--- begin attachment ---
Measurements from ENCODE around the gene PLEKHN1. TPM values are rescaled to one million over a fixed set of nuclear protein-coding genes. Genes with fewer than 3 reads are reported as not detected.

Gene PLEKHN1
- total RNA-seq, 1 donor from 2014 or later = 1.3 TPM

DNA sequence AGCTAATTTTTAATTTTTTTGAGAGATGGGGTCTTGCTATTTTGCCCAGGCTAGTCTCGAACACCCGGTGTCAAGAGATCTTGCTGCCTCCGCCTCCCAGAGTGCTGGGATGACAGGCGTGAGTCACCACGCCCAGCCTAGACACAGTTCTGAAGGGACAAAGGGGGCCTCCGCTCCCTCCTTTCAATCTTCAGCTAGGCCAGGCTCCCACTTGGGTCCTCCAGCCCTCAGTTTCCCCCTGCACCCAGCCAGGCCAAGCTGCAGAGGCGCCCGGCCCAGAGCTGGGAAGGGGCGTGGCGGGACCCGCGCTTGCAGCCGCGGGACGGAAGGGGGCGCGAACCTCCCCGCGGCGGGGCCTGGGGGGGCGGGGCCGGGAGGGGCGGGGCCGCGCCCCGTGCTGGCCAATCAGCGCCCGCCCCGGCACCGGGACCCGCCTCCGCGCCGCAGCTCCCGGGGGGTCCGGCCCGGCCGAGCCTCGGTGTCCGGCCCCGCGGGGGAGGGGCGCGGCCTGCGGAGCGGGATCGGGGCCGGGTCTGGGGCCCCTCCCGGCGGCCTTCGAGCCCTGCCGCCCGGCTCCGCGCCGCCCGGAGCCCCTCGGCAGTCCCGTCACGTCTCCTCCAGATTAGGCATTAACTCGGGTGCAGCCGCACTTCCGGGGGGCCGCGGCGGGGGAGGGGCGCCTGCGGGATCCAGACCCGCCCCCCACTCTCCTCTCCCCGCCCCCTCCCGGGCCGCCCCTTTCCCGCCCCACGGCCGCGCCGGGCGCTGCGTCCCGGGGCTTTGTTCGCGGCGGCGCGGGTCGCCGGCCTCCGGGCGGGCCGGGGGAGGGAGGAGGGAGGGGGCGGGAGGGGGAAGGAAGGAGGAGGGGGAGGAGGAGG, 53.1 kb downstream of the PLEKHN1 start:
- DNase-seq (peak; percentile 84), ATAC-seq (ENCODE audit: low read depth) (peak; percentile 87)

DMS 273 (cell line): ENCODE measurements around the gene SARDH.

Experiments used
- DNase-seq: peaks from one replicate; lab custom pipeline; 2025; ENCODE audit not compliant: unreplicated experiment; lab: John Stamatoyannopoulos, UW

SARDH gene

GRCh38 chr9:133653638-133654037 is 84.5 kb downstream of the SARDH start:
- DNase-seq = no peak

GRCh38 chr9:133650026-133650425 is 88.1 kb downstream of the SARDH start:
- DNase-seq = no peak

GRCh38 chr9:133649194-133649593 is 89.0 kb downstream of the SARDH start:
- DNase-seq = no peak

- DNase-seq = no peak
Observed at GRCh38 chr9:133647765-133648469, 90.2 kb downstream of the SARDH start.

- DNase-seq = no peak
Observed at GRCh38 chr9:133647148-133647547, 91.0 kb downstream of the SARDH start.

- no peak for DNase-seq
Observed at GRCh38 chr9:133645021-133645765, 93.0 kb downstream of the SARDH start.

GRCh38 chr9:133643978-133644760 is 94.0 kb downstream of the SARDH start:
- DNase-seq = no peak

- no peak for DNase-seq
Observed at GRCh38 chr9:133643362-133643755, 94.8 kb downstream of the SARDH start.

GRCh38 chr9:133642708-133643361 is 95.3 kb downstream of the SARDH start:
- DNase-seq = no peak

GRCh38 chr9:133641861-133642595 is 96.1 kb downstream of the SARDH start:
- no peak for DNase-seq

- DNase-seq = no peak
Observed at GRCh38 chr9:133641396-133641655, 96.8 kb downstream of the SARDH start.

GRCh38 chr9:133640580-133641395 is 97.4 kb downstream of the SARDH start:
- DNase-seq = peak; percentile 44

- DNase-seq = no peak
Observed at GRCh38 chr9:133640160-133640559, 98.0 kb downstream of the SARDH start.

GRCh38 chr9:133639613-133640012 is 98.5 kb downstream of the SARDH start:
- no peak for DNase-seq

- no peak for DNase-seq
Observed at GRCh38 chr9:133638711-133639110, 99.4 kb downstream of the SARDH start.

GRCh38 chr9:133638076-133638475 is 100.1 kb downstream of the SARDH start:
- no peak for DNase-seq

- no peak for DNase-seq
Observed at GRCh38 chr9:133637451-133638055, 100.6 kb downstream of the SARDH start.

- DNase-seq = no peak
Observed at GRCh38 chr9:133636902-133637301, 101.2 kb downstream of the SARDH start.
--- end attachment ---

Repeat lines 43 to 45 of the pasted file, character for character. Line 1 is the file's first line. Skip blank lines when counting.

Observed at GRCh38 chr9:133637451-133638055, 100.6 kb downstream of the SARDH start.

- DNase-seq = no peak
Observed at GRCh38 chr9:133636902-133637301, 101.2 kb downstream of the SARDH start.